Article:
Tiny Furniture is like an e-mail you receive from your 22-year-old niece. You laugh at her misadventures, shake your head over her latest choice of a boyfriend, and worry just a bit about her future. It’s an amusing and charming e-mail, but she has no earthshaking news, and by the next day you’ve forgotten all about it.
Tiny Furniture creator Lena Dunham is being anointed the next “it” girl by some critics, heralded as a filmmaker with a bright future. Dunham shot her movie on a shoestring budget in her real family’s Manhattan loft, and enlisted friends and family members to play pivotal roles in what, I assume, is a more-than-slightly autobiographical film.
Dunham directed, wrote, and stars in the film as Aura, a recent college grad who returns to her mother’s home to little fanfare, and proceeds to struggle with men, old friends, work and, mostly, an apparently unsympathetic mother and a self-centered younger sister. Aura is no pampered product of the new millennium; she’s a friendly, funny, and smart cookie cast adrift in that messy thing called adulthood.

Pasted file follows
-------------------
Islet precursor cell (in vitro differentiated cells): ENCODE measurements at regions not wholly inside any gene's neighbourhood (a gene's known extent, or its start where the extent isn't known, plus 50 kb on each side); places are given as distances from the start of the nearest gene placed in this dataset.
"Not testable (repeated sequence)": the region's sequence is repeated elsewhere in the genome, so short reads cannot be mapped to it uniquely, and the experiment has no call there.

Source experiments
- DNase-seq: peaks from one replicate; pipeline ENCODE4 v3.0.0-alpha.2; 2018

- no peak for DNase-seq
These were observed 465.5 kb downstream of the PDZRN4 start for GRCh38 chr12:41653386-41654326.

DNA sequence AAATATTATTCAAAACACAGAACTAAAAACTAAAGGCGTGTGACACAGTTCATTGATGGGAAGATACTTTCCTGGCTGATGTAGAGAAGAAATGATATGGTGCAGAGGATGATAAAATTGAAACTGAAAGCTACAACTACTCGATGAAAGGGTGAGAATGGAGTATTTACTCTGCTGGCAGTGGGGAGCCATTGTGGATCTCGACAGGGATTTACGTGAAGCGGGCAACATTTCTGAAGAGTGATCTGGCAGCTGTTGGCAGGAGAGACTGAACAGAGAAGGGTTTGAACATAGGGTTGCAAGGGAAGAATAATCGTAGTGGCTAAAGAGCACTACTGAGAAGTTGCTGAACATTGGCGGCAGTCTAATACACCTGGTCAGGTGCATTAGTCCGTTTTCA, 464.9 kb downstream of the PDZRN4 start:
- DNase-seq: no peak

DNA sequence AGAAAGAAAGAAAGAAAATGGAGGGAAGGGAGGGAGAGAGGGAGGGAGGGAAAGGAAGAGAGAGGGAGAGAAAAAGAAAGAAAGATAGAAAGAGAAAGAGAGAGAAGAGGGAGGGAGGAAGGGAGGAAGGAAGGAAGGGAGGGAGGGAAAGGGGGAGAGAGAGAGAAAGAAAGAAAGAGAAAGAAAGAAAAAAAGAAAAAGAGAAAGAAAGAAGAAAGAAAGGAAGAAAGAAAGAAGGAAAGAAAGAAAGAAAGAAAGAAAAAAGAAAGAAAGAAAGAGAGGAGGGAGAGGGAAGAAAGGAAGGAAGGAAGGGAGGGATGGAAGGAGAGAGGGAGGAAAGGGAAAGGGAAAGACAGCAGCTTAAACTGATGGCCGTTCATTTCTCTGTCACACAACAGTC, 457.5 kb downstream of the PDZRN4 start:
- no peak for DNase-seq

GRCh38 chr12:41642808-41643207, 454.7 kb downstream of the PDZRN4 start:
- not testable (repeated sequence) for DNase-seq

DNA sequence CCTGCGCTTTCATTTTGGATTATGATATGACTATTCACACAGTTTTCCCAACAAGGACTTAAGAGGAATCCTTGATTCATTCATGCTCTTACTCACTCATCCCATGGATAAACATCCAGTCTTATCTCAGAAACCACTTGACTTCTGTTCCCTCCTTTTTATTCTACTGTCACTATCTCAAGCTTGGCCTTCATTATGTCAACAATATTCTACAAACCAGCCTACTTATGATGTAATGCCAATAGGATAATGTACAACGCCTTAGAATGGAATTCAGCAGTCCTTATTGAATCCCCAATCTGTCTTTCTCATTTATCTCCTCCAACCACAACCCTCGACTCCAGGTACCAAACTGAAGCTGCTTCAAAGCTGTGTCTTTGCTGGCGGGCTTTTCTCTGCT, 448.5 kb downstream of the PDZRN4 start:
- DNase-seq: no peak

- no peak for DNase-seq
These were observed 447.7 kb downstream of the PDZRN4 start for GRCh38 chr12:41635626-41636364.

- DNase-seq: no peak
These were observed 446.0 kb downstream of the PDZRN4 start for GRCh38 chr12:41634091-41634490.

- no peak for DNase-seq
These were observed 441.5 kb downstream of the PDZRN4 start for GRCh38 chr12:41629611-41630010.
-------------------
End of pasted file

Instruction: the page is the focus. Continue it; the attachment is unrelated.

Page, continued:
It’s been a long time since I graduated from college (even longer since I was a young woman), so I’m going to go out on a limb and suggest that young women will relate to Aura’s heartbreak and frustrations much more than I did. But I also believe that exceptional movies transcend gender, reaching out to both sexes and all ages. Tiny Furniture doesn’t do that. Its dramatics might be profoundly relevant to my 22-year-old niece – but not really to anyone else. Grade: B
Director: Lena Dunham Cast: Lena Dunham, Laurie Simmons, Grace Dunham, Jemima Kirke, Alex Karpovsky, David Call, Merritt Wever Release: 2010
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